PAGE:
I think it's not impossible (unlikely, but not impossible) that Bush and Ashcroft and crew really are, consciously, intending to do away with many or most of the civil liberties that U.S.ians so take for granted. It's more likely that they're just deeply clueless and don't understand why everyone doesn't just trust them as they take unfortunate but necessary steps to defend the country against its enemies; but it's not impossible that they know exactly what they're doing, and that what they're doing is taking over the country, on behalf of themselves and their circle, and using the war as one of their tools to do it.

From their behavior, it seems more likely every day. Still pretty unlikely, but less unlikely every time something like this happens.

And for some reason the thought doesn't depress me very much tonight. Either my confidence in the ultimate wisdom of the American people and the defeat of the Bushies is especially robust, or I've just been programming enough today to be on an irrational high.   *8)

Blogshares! A very silly idea!

An interesting final exam.

From MeFi (hm, I'll bet they have an RSS feed too) a promising looking sexblog, condensing the news from a variety of sex-related blogish sites. (Just in case any of my readers are for some reason interested in sex.)

That "My New Filing Technique" guy goes into stridency and right back out the other side:

Does Bush even know who these motherfuckers are? Didn't he get suspicious when he saw Kissinger and John Poindexter licking the blood off each other's hands?

One of the reasons I loved (love) academic philosophy is that you get to write sentences like this one: "he doesn't realise it's analytic that French toast is cooked in dairy products".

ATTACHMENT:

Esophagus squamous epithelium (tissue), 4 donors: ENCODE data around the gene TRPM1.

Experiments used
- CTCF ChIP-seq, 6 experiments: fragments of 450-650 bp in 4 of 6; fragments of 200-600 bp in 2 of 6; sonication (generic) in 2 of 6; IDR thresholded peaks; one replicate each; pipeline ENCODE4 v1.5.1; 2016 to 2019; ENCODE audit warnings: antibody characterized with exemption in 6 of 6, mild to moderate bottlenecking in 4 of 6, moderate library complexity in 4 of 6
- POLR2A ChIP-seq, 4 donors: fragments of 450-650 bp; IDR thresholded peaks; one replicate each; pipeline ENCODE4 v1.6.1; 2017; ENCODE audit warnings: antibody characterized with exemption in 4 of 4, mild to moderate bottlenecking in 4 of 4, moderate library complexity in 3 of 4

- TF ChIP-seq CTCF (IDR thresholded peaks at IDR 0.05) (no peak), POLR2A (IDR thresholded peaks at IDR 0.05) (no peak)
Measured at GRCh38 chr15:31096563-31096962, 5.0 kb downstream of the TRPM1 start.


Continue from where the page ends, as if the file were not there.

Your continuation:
From gorjuss (a really long time ago), "[a] nice story about airships as network providers". (Where "airship" means "one of those blimps or dirigibles or whatever".)

So now I've written lots of stuff, and I think I'll stop writing stuff for tonight, and maybe I'll write more stuff tomorrow.

(At work this afternoon I slipped my shoes back on, and there was this funny feeling under my right heel, so I slipped my right shoe back off again, and a rubber band fell out onto the floor. The rubber band had been in my shoe, and that's why there'd been a funny feeling under my heel.)

Tuesday, April 1, 2003  permanent URL for this entry

So this year let's just take the spiders on our noses for granted and move on, eh?

We'll move on, in particular, to Reader Input, because we haven't done that in a long time, and because we had some particuarly kind and flattering ones lately that I can't resist showing off. We'll break with tradition and write it down (roughly) newest first, rather than starting with the like six-month-old reader inputs that I haven't gotten to yet, and feel so guilty about that I'll probably put off until the kids are in college (natter, natter, natter).

A couple of readers said nice things about yesterday's entry. I kind of like it myself; I nearly didn't write anything, then I remembered the Messenger one from some woolgathering that I'd done earlier in the day, and then (after I'd composed that part of the entry and nearly but not quite posted it) I took out the garbage, and the rest is history.